And physicist Leonard Reiffel, who led Project A119, echoed these sentiments, saying, “People were worried very much by (first human in space Soviet cosmonaut Yuri) Gagarin and Sputnik and the very great accomplishments of the Soviet Union in those days, and in comparison, the United States was feared to be looking puny. So this was a concept to sort of reassuring people that the United States could maintain a mutually-assured deterrence, and therefore avoid any huge conflagration on the Earth.”
Yes, you got it right. The thinking was, nuke the moon, so we don’t nuke each other. I mean after all, what could go wrong?
To exacerbate the paranoia, “In 1957, newspapers reported a rumor that the Soviet Union planned a nuclear test explosion on the moon, timed to coincide with the lunar eclipse of November 7, and celebrating the anniversary of the Glorious October Revolution” according to todayinhistory.blog.
In an interview with The Guardian, former NASA executive Leonard Reiffel, who said he was asked to ‘fast track’ the program in 1958, stated, “It was clear the main aim of the proposed detonation was a PR exercise and a show of one-upmanship. The Air Force wanted a mushroom cloud so large it would be visible on earth. [This by the way would not happen. Watch the video below.] The US was lagging behind in the space race,” adding, “The U.S. Air Force were mainly concerned about how the nuclear explosion would play on Earth.”
Well, when you put it that way, it’s totally understandable, no? After all, what’s a little lunar nuclear explosion between friends, or enimies?
Eventually, cooler heads prevailed, and our government abandoned the project, as apparently did the USSR. While claims of displacing the orbit of the moon are wild and unsupported by science, there may have been some negative repercussions. To begin with, the debris created by the nuclear blast would have wreaked havoc for anything in orbit. As Popular Mechanics points out, “The explosion would also likely create a shotgun-like blast of moon debris, as lower gravity makes it easier for moon rocks and dust to easily escape the moon’s gravity. This would be ejected into space, but also strike Earth, creating micrometeor showers visible in the night sky. Those same micrometeors would also be a hazard for satellites and space stations.”
Secondly, the moon, as barren as it may be, is likely home to future members of the human race. It is mostly untouched by human hands, and because of that, its purity has been preserved. As Reiffel himself said, “I made it clear at the time there would be a huge cost to science of destroying a pristine lunar environment, but the US Air Force were mainly concerned about how the nuclear explosion would play on earth.”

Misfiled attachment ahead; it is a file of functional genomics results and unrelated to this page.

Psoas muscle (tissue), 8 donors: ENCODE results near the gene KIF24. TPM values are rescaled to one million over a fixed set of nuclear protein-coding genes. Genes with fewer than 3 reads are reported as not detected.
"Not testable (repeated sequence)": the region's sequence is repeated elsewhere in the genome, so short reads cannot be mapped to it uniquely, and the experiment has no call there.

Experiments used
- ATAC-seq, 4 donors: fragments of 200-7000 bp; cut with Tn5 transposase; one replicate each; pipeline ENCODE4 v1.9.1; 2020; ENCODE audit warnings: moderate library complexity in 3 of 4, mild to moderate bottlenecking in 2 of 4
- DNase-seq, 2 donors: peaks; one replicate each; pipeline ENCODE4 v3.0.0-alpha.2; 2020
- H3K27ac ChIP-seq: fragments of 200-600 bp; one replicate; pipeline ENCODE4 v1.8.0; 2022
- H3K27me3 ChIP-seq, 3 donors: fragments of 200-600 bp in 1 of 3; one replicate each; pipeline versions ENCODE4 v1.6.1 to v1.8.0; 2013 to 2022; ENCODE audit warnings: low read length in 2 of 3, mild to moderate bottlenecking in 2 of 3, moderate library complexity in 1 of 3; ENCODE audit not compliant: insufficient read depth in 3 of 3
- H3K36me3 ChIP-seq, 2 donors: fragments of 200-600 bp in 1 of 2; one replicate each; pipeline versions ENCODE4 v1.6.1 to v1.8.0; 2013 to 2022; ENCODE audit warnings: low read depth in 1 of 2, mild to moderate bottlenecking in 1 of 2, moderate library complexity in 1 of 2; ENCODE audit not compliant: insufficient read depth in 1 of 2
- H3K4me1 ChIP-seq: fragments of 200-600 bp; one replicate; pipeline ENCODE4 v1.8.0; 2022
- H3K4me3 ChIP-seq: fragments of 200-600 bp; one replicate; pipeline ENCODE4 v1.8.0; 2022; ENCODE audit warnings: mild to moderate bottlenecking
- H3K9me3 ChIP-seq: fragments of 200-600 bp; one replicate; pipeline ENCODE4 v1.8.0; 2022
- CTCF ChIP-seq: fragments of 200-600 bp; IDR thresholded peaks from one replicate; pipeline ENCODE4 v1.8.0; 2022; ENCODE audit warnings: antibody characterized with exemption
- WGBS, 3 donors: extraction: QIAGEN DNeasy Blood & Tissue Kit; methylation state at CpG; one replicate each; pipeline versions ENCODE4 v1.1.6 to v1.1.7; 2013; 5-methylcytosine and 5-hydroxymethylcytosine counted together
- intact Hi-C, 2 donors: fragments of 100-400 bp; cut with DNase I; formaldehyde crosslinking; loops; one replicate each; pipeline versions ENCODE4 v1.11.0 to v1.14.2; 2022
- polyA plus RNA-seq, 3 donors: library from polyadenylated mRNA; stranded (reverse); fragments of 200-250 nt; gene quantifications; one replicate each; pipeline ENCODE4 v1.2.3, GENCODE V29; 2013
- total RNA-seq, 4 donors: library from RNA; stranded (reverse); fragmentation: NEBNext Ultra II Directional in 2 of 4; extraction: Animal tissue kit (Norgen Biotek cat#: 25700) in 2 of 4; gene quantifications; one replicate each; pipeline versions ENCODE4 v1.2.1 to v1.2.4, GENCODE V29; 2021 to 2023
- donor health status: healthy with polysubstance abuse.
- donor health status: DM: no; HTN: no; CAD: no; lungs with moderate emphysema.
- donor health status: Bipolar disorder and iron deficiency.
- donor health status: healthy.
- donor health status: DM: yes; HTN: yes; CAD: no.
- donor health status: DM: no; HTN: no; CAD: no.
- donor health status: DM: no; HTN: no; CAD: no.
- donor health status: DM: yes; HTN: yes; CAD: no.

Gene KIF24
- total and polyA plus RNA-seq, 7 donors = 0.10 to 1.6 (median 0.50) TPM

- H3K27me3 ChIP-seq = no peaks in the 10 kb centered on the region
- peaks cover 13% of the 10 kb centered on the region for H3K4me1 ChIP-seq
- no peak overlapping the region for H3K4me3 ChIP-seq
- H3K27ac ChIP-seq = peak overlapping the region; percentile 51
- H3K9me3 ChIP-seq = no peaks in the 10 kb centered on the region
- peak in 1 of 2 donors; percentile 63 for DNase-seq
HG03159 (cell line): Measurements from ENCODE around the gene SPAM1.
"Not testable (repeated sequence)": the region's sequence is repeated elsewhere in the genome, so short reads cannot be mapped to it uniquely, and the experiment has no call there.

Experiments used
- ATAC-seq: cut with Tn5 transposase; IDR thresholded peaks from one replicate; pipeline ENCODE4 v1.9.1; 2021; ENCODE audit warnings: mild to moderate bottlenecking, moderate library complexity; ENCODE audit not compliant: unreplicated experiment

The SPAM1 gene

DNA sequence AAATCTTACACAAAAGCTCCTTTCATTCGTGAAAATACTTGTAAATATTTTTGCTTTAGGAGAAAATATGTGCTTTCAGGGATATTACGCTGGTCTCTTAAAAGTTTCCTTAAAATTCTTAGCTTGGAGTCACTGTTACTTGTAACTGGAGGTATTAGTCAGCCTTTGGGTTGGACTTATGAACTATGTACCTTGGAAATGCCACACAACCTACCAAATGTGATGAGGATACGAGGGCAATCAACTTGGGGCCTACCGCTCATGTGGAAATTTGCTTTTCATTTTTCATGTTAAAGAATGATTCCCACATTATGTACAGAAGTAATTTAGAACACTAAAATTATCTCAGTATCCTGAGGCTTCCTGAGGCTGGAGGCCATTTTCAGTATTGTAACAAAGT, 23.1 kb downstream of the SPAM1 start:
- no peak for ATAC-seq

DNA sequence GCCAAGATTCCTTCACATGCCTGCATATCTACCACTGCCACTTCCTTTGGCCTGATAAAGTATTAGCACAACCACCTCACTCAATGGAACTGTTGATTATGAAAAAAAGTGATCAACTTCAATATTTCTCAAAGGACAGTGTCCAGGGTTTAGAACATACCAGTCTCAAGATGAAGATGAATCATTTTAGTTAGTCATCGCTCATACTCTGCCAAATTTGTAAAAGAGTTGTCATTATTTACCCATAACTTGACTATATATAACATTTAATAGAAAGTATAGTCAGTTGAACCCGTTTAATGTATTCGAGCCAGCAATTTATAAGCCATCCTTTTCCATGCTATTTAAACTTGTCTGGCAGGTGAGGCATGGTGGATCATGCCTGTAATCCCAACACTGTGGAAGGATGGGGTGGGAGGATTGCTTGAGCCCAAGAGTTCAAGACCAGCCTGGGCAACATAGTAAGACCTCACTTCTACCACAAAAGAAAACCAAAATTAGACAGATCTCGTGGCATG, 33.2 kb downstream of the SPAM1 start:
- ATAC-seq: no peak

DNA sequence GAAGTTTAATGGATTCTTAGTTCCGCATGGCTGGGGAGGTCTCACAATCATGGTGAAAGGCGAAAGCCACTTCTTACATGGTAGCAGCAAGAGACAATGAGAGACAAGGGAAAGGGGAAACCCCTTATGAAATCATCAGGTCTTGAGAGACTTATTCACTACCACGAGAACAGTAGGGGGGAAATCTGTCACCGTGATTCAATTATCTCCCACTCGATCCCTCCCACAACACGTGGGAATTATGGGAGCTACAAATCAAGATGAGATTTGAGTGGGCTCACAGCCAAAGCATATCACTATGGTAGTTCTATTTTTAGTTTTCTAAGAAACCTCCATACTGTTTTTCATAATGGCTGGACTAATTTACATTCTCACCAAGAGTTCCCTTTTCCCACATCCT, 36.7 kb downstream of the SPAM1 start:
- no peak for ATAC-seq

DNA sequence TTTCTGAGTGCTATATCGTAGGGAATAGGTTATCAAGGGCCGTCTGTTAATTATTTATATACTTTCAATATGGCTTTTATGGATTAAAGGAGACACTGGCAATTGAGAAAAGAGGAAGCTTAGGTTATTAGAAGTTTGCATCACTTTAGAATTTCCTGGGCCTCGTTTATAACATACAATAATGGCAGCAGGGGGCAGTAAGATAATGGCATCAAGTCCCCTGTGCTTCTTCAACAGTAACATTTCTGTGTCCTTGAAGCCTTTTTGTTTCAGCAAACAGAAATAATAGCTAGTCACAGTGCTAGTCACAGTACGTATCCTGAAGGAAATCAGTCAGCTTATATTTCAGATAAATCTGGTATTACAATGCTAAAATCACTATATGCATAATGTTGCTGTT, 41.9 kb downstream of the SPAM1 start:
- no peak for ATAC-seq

But the bigger consequence may have been that we would have ratcheted up the cold war zeal, thus escalating the tensions between us and our Soviet counterparts, each ready to attack upon the slightest provocation. As J. Robert Oppenheimer, the world-famous inventor of the Atomic bomb that was dropped on Hiroshima and Nagasaki warned us, the United States and the Soviet Union were like “two scorpions in a bottle, capable of killing the other but only at the risk of its own life.”
Yet, at the end of the day, nuking the moon is poses no real threat when you ponder the absurdity of the world’s nuclear arsenal and its potential to utterly destroy ourselves here on Earth. Alex Wellerstein, a nuclear historian at the Stevens Institute of Technology, leaves us with this warning: “Even setting off a nuclear weapon on the moon is not as bad of an idea as having 10,000 nuclear weapons, many of them multi-megaton in range, and having them on a sort of 24-hour hair-trigger alert. In a way, the stuff they did do was a lot crazier, but we’ve sort of normalized it.”
If you would like to watch a video of what would potentially happen if we dropped a nuclear bomb on the moon, check this out.